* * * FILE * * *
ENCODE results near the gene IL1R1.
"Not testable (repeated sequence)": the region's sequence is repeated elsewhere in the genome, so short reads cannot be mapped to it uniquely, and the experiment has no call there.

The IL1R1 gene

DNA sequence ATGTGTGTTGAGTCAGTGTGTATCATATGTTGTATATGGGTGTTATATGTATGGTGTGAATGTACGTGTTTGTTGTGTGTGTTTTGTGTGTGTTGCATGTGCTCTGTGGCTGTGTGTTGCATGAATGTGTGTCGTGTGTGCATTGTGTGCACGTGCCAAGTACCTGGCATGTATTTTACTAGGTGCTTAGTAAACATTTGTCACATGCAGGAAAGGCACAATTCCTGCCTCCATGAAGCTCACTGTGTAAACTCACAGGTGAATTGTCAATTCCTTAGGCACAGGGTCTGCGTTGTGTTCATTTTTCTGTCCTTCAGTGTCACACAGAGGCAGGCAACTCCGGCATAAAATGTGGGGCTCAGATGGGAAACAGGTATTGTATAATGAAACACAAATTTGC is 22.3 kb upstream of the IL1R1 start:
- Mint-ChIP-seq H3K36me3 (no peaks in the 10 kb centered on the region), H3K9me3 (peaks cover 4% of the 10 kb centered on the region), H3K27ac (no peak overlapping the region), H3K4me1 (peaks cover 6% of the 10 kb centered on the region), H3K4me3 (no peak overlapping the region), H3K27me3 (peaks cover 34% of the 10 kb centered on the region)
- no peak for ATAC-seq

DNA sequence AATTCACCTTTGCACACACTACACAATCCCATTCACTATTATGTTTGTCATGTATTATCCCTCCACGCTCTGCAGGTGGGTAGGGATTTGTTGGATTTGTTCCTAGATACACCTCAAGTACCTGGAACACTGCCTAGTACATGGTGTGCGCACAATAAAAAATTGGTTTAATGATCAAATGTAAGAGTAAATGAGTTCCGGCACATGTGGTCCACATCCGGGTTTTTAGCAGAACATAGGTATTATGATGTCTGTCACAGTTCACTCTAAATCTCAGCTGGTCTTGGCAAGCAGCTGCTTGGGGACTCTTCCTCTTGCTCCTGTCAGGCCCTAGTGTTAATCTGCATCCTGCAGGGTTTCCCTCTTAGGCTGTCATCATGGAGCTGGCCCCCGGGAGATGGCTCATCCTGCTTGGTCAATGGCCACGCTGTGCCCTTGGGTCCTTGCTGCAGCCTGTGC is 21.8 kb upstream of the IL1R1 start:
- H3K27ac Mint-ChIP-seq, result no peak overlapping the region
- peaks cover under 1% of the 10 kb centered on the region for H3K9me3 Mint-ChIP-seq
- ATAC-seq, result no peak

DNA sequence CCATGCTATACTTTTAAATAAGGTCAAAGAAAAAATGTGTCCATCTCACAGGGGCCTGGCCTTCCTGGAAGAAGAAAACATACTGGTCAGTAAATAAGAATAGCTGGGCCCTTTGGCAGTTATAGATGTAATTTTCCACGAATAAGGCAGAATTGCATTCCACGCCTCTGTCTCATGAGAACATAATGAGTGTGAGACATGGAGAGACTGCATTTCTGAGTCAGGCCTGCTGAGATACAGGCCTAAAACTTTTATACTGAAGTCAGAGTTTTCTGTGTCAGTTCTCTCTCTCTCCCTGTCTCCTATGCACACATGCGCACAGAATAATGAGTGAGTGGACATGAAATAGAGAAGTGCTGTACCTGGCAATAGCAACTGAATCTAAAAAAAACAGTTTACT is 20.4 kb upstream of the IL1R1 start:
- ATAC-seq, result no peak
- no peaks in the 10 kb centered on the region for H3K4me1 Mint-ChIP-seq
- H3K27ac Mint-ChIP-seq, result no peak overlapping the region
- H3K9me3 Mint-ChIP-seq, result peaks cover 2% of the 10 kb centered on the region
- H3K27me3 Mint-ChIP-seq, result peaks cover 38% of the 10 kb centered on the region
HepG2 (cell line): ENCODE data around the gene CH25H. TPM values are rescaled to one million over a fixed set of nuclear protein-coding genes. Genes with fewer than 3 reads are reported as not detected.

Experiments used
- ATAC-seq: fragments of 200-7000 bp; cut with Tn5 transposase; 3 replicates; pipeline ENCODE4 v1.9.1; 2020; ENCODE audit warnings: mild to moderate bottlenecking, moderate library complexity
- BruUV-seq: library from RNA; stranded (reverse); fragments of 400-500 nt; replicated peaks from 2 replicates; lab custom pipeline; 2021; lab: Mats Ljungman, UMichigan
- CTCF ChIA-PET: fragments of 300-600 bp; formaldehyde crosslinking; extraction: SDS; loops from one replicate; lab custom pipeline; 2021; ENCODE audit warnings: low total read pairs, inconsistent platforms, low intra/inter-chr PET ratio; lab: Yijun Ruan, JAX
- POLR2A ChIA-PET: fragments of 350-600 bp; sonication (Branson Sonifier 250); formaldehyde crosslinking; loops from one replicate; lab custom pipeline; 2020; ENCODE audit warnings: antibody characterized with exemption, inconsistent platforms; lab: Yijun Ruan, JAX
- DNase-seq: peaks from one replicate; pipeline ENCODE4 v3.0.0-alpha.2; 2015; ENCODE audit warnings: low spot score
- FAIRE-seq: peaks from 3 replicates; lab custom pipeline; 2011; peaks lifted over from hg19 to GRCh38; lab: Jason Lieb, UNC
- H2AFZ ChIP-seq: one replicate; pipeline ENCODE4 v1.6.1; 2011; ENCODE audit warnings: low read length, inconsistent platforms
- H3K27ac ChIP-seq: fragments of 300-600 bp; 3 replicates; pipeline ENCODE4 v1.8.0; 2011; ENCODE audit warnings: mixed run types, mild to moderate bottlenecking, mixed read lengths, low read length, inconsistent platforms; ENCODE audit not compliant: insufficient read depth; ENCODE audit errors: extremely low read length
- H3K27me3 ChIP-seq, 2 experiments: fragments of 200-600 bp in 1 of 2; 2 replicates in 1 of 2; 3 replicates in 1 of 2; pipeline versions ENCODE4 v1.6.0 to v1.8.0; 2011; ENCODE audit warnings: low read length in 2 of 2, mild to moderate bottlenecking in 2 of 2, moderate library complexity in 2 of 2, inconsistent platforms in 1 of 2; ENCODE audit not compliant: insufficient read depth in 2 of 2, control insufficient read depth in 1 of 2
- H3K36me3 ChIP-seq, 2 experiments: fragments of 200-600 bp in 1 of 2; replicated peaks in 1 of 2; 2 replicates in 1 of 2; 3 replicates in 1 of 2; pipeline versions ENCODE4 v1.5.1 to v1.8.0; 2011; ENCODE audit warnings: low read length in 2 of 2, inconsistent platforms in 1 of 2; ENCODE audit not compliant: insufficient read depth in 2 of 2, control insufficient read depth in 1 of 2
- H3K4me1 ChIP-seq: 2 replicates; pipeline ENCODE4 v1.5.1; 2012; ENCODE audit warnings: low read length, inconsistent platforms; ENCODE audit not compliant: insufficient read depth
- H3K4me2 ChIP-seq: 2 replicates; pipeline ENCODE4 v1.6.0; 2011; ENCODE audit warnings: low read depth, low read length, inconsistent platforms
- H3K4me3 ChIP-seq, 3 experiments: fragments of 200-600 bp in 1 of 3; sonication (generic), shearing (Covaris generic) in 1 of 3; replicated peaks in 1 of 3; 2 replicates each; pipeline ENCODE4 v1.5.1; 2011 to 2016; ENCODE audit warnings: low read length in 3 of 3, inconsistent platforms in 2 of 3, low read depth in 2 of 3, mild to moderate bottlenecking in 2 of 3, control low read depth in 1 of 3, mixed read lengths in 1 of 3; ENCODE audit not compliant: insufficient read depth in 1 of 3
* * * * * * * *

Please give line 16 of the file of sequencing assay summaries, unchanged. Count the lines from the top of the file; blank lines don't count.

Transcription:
- H3K27me3 Mint-ChIP-seq, result peaks cover 38% of the 10 kb centered on the region